What would you tell other teachers about your experience as a teacher in Kuwait?
If you have ever thought about going into International Teaching you should look in to it. What was going to be a 2-year experience for us has now turned in to our career.
Daniel J. Massoth is a presenter of music technology curriculum integration techniques. While working at MakeMusic, Dan guided the business and technical development of the SmartMusic learning software and repertoire. With degrees from the University of Minnesota (B.S., M.A.), Dan has taught in the Wayzata, Mahtomedi, and Osseo, Minnesota, school districts and currently teaches instrumental music and serves as Head of Arts at the American International School in Kuwait. He has also served on the executive board of the Minnesota Band Directors Association and as technology chair for the Minnesota Music Educators Association.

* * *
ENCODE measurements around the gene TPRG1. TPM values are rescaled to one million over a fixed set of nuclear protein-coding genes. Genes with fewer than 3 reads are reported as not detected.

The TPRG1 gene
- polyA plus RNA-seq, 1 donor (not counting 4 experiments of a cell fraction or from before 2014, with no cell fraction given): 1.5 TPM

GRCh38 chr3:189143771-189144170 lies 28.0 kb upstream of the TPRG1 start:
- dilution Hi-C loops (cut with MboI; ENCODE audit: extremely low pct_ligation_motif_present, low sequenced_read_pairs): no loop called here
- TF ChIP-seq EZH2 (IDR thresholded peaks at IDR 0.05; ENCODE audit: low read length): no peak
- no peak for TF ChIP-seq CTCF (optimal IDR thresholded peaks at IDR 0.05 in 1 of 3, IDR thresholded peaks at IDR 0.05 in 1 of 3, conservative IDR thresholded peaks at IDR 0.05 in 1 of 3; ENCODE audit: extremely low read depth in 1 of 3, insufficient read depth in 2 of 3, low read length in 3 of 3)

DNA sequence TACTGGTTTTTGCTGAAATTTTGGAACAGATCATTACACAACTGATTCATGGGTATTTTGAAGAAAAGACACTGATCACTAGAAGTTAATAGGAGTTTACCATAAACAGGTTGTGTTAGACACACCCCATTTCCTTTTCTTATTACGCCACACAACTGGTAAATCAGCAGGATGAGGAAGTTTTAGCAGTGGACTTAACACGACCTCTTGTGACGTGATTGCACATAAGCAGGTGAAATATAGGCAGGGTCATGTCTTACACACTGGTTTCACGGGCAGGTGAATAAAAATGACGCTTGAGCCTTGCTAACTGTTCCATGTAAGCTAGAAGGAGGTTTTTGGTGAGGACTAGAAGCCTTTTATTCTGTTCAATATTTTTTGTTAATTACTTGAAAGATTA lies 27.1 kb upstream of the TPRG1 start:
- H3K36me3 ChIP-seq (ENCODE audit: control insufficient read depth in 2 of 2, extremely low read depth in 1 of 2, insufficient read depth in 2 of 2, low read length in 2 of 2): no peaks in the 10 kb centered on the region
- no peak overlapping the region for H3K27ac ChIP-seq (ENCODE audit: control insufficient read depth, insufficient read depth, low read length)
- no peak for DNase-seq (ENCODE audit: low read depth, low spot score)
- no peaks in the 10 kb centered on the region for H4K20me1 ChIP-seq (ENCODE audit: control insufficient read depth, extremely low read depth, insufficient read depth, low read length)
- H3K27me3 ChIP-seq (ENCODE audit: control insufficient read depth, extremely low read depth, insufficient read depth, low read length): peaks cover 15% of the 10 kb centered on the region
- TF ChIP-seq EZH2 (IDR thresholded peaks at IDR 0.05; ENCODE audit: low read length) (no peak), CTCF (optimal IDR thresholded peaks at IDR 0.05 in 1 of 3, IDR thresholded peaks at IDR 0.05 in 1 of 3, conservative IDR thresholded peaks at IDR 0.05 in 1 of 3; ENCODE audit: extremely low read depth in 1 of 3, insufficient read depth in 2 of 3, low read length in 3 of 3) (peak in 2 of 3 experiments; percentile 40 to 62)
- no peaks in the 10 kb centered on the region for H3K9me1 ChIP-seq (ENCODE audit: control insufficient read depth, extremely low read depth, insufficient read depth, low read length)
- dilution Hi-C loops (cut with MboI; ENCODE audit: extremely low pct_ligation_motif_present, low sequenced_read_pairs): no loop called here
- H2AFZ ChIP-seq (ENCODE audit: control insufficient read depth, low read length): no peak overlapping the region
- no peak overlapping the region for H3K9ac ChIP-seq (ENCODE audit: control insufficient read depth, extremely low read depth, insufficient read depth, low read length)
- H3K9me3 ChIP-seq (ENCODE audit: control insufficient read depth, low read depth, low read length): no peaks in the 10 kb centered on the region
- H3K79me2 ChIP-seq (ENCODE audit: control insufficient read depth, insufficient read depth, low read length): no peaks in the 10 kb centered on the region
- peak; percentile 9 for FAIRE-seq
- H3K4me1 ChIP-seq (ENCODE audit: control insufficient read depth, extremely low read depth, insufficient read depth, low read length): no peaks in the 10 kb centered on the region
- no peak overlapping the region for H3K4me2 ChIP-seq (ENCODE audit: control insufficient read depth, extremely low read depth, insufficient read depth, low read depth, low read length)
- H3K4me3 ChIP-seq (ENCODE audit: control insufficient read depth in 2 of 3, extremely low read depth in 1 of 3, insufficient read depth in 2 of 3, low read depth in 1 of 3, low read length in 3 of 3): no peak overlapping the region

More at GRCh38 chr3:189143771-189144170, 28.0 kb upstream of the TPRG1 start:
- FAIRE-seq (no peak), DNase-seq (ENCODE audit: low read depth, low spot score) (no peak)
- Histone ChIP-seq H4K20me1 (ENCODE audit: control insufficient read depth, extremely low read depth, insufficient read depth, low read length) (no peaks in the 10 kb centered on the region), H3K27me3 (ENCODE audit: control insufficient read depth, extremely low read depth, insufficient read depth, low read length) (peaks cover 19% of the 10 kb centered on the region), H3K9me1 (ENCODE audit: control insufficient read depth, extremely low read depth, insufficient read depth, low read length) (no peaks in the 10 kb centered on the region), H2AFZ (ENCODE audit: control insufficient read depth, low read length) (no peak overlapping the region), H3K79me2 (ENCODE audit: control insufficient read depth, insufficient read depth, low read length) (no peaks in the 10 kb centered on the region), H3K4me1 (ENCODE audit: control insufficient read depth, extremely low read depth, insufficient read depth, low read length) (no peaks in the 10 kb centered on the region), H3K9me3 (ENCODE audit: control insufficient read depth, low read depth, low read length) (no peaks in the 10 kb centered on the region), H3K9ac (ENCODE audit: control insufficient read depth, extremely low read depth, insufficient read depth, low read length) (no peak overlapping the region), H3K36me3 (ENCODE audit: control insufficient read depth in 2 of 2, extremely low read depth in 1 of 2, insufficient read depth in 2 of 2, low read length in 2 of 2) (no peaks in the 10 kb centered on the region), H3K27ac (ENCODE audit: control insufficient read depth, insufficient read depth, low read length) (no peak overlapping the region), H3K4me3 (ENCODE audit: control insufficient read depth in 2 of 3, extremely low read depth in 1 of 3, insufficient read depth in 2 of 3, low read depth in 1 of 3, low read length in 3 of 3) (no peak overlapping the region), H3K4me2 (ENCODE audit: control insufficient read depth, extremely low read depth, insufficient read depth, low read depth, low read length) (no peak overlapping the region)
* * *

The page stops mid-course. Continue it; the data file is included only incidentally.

Kris Hammer started her music education career in Mahtomedi public schools and then taught elementary band in the Eden Prairie Schools from 1993 – 2013. She holds a B.S. in Music Education from the University of Minnesota and a M.Ed in Teacher Leadership from the University of Minnesota. She played co-principal clarinet with the Wayzata Symphony Orchestra and many other local groups.